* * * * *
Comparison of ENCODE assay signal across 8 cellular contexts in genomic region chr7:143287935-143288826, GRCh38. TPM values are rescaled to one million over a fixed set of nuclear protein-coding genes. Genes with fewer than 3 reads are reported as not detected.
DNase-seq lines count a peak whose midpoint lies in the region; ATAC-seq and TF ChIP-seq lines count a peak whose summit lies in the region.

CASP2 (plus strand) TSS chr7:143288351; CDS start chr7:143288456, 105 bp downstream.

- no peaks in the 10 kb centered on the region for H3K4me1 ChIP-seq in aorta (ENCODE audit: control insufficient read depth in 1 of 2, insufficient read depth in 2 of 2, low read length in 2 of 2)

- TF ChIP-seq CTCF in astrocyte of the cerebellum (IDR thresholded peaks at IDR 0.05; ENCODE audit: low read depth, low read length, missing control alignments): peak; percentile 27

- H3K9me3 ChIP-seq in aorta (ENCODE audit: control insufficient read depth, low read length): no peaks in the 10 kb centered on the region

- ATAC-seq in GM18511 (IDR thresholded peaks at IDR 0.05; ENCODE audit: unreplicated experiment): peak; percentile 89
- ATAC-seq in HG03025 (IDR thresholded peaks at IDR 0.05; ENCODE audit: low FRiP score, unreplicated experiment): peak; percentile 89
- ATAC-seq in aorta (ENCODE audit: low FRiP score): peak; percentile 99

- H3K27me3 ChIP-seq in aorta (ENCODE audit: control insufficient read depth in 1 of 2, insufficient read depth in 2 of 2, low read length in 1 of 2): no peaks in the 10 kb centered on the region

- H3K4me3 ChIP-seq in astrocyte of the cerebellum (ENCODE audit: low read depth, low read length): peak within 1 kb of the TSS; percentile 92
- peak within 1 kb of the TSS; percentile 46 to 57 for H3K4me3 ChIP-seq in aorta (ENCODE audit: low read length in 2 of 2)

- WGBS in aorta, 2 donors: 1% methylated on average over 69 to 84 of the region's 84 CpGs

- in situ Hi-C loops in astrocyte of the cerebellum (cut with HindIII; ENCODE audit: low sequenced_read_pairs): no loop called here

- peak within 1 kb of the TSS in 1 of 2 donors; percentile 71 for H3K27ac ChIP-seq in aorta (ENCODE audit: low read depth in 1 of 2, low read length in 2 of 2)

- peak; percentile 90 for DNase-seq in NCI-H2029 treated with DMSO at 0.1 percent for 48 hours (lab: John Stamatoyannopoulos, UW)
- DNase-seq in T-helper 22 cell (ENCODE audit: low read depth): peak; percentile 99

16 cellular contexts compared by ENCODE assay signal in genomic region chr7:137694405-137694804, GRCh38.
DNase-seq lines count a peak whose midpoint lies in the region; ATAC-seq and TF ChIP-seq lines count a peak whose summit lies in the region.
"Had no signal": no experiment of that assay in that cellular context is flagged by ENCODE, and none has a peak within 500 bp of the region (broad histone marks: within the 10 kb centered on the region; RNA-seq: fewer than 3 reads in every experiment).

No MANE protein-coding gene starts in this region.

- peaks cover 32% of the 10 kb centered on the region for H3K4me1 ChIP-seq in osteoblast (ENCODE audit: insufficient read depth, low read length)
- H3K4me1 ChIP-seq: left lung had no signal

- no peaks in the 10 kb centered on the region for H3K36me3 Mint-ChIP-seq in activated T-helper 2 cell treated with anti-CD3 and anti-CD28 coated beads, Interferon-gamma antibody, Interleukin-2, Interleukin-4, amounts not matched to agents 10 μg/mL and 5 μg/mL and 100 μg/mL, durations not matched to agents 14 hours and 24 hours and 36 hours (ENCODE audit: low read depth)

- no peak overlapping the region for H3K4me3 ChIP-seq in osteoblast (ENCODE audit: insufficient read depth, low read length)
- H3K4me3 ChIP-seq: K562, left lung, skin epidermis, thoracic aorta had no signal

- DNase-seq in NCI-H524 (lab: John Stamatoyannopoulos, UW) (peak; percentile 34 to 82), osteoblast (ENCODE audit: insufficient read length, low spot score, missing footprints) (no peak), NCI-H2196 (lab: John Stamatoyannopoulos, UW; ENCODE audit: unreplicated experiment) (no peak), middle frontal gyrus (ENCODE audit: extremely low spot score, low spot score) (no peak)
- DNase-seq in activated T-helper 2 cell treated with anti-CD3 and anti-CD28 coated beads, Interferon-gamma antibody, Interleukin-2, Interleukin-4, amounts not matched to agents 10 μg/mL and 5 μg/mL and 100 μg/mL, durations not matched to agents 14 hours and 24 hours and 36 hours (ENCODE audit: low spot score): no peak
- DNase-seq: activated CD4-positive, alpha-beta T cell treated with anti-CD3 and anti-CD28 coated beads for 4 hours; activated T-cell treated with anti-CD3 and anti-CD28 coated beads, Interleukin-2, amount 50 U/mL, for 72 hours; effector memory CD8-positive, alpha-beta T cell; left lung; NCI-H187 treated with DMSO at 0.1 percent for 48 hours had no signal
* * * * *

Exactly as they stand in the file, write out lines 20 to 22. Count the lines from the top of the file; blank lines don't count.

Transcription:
"Had no signal": no experiment of that assay in that cellular context is flagged by ENCODE, and none has a peak within 500 bp of the region (broad histone marks: within the 10 kb centered on the region; RNA-seq: fewer than 3 reads in every experiment).

No MANE protein-coding gene starts in this region.

- peaks cover 32% of the 10 kb centered on the region for H3K4me1 ChIP-seq in osteoblast (ENCODE audit: insufficient read depth, low read length)